Thomas Ewing Richmond 1885–1901
David Ferguson Wellington 1882–1891
William Fergusson Glen Innes 1880–1887
Robert Fitzgerald Upper Hunter 1885–1901
James Fletcher Newcastle 1880–1891
Archibald Forsyth South Sydney 1885–1887
William Foster Newtown 1880–1882 1885-1888
Charles Garland Carcoar 1885–1891
Jacob Garrard Balmain 1880–1898
Thomas Garrett Camden 1860–1871, 1872–1891
James Garvan Eden 1880–1894
Frederick Gibbes Newtown 1882–1888
James Gormly Murrumbidgee 1885–1904
Albert Gould Patrick's Plains 1882–1898
Mark Hammond Canterbury 1884–1887
Thomas Hassall[b] Gwydir 1886–1901
John Hawthorne Balmain 1885–1891 1894-1904
James Hayes Hume 1885–1904
William Henson Canterbury 1880-1882 1885-1889
Louis Heydon[e] Yass Plains 1882–1886
Patrick Hogan Richmond 1885–1887 1889-1895
William Holborow Argyle 1880–1894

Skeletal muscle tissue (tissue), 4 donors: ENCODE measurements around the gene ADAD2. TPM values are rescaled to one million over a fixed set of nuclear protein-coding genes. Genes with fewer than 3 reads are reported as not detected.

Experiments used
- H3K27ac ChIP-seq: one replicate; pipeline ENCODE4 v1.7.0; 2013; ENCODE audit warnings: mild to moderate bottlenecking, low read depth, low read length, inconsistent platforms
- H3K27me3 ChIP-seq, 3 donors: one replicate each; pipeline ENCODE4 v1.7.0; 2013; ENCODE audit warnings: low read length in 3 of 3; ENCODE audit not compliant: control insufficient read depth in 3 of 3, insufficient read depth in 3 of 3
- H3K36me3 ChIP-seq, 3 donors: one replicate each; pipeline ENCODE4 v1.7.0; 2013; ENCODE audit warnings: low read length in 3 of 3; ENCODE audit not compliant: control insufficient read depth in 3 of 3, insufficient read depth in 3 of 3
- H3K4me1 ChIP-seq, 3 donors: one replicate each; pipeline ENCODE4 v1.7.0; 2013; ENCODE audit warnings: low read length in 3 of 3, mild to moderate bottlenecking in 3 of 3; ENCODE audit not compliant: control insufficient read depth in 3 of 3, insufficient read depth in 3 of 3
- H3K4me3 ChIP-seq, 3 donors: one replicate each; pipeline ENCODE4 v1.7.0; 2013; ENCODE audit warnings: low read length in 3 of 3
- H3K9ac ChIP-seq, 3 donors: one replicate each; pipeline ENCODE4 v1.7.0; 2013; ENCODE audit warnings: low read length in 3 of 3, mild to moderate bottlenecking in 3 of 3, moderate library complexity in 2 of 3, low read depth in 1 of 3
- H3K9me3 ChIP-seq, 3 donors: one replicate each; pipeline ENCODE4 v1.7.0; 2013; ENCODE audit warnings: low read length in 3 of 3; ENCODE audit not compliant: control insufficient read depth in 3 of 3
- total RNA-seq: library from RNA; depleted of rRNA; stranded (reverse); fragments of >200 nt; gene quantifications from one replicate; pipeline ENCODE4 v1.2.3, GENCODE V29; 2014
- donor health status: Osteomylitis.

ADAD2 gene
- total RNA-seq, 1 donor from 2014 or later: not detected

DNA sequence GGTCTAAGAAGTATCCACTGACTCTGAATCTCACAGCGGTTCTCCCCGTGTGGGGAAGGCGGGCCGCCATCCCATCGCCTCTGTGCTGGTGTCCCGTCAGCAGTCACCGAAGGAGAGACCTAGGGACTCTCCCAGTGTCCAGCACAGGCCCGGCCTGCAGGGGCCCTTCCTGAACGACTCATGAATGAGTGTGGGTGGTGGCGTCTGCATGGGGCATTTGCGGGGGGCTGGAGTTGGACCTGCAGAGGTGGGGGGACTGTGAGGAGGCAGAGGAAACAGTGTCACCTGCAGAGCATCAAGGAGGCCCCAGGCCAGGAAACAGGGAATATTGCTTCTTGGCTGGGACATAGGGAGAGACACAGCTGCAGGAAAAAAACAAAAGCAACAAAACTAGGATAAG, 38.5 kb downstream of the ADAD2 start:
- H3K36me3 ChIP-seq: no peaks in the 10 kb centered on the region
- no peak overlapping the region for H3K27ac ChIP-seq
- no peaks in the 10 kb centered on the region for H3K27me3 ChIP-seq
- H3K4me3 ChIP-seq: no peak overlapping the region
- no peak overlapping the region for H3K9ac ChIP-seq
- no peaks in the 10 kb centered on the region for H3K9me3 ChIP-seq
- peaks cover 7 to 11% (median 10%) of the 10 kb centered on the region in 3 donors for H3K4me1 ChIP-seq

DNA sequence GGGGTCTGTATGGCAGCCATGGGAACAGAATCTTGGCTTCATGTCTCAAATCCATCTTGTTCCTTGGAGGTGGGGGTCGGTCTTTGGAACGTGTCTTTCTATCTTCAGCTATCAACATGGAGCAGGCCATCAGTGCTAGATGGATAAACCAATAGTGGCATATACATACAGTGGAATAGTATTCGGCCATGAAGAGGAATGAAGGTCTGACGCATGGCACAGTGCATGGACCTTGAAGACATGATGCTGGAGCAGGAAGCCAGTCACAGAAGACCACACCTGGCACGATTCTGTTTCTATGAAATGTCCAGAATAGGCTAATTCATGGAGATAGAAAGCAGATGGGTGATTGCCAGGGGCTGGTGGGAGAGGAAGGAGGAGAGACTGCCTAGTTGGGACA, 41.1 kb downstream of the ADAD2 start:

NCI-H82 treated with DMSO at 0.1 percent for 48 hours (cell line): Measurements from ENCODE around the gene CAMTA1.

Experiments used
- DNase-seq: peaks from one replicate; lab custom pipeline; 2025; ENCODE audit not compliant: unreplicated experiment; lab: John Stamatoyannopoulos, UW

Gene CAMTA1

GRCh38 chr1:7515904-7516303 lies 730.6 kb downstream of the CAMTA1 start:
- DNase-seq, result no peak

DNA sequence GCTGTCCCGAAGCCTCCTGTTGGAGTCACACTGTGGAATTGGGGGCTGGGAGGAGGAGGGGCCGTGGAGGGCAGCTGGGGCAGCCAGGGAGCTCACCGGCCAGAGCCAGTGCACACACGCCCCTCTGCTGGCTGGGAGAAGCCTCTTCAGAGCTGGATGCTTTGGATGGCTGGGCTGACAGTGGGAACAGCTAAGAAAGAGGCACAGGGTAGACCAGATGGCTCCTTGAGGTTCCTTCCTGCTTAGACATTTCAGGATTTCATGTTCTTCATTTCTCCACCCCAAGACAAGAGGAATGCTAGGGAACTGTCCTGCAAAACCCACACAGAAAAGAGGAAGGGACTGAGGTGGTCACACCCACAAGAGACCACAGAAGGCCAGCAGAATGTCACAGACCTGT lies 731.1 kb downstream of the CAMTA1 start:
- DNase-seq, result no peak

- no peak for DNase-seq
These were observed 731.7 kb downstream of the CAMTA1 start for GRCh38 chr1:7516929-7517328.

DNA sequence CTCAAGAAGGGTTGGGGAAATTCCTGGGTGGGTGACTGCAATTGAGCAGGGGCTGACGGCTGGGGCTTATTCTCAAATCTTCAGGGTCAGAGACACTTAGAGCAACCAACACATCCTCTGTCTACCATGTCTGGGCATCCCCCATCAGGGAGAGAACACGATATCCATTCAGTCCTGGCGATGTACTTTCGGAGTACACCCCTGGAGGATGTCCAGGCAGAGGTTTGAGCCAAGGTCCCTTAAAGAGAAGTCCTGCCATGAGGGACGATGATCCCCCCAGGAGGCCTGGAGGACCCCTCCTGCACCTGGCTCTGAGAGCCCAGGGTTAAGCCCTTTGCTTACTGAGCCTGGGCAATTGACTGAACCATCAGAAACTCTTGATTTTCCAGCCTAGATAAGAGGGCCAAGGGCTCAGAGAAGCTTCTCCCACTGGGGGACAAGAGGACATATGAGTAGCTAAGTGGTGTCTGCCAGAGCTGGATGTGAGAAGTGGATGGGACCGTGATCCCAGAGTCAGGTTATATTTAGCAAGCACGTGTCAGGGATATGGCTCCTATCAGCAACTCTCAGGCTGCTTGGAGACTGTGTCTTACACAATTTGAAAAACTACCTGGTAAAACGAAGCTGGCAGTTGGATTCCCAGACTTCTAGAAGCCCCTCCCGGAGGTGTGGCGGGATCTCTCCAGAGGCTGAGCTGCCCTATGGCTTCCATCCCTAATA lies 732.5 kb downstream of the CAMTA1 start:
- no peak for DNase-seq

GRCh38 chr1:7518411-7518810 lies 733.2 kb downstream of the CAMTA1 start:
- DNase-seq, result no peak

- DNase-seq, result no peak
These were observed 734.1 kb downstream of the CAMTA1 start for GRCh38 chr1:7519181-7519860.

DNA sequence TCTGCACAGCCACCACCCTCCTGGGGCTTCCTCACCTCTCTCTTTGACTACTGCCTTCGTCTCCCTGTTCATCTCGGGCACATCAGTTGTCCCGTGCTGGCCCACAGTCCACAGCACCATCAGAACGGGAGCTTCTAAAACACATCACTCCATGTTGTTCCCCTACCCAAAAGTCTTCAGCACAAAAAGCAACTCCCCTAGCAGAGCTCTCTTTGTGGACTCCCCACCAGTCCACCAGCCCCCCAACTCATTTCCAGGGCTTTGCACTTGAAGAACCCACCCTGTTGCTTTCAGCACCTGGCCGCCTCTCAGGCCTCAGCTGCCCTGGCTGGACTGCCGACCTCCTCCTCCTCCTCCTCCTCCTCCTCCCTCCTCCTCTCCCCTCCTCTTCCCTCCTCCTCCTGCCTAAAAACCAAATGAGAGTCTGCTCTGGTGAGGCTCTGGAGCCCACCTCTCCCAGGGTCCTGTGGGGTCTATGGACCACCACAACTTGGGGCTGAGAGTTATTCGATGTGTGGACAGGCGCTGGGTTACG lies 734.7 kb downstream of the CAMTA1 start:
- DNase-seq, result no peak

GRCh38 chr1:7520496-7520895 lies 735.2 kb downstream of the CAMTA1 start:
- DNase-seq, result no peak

Frederick Humphery Shoalhaven 1882–1887
Thomas Hungerford Upper Hunter 1875-1875 1877-1882 1885-1887
Solomon Hyam Balmain 1885–1887
James Inglis New England 1885–1894
Isaac Ives St Leonards 1885–1889
Sir Patrick Jennings Bogan 1869–1872 1880-1887
Travers Jones Tumut 1885–1891 1894-1898
William Judd Canterbury 1885–1887
Alexander Kethel West Sydney 1885–1889
John Kidd Camden 1880–1882, 1885–1887 1889-1904
Charles Lee Tenterfield 1884–1920
Robert Levien Tamworth 1880–1889, 1889–1913
George Lloyd Newcastle 1869–1877, 1880–1882, 1885-1887
Lewis Lloyd West Macquarie 1884–1887
William Lyne Hume 1880–1901
Andrew Lysaght Illawarra 1885–1887 1891
William MacGregor Wentworth 1885–1887
James Mackinnon[a] Young 1882–1894
Andrew McCulloch Central Cumberland 1877–1888
John Meeks Glebe 1885–1887
Ninian Melville Northumberland 1880–1887 1889-1894
Samuel Moore Inverell 1885–1889 1894-1910
John Neild Paddington 1885–1889 1891-1894 1895-1901
Daniel O'Connor West Sydney 1877-1891 1900-1904
Joseph Olliffe South Sydney 1882–1887
Edward O'Sullivan Queanbeyan 1885–1910
Sir Henry Parkes St Leonards 1856, 1858, 1859–1861, 1864–1870, 1872–1895
Varney Parkes Central Cumberland 1885–1888, 1891–1900 1907-1913
William Proctor[f] New England 1880–1887
John Purves Clarence 1880–1887
Edward Quin Wentworth 1882–1887
George Reid East Sydney 1880-1884 1885-1901